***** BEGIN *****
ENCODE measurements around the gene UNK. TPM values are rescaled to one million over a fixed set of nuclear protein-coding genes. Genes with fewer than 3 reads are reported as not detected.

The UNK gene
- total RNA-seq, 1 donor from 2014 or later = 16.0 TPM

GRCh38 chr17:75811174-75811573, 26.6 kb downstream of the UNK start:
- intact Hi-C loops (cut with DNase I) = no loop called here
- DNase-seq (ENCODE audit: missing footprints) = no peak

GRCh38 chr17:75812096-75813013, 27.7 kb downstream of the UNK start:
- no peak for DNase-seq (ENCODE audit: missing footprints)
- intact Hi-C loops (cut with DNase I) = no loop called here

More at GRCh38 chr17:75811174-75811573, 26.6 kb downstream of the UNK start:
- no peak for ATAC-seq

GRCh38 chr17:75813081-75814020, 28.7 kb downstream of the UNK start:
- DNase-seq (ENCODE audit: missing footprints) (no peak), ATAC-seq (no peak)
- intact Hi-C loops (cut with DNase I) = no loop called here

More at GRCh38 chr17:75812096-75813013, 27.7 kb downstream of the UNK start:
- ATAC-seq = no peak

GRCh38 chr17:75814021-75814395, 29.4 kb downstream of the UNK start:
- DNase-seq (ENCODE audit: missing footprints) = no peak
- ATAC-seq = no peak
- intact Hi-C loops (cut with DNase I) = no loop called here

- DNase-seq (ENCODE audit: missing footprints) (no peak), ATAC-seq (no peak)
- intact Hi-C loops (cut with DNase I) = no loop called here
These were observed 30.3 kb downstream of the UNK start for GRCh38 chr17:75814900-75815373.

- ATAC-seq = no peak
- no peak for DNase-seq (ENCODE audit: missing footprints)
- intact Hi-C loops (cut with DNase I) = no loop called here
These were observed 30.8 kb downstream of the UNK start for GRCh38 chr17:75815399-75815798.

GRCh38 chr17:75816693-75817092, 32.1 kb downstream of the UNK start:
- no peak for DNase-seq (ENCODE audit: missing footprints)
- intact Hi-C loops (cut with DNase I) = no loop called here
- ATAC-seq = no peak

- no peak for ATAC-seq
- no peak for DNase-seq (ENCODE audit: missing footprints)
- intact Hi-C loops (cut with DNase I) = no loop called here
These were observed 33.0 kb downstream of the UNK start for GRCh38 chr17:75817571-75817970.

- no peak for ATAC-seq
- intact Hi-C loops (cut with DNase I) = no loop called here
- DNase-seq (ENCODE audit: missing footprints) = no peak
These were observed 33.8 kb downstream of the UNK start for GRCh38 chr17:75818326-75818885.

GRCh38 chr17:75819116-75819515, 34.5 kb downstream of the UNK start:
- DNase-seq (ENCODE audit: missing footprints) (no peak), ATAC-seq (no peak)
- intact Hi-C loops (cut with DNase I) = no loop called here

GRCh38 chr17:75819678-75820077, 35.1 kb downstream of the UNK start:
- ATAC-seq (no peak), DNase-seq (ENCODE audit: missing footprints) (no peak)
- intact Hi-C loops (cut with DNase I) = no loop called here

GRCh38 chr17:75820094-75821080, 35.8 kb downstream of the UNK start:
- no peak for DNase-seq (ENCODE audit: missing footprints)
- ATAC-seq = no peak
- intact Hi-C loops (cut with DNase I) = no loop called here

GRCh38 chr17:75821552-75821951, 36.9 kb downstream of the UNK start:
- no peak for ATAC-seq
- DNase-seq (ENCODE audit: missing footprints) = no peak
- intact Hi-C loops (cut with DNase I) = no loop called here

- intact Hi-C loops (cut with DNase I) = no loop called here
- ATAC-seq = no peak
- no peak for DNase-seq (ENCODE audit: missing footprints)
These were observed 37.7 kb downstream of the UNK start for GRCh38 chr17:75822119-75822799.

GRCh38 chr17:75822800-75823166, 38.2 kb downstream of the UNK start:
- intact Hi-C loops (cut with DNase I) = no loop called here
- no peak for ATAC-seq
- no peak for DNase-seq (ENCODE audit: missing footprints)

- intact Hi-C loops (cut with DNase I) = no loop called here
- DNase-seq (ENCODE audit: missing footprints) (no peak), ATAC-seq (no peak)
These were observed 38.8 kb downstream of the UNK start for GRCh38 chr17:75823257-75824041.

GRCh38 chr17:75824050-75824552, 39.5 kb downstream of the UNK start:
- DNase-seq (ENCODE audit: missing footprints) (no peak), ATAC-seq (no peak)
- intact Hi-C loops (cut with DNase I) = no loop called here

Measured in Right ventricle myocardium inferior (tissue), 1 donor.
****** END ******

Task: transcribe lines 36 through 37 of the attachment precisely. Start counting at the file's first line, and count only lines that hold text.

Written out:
- no peak for ATAC-seq
- intact Hi-C loops (cut with DNase I) = no loop called here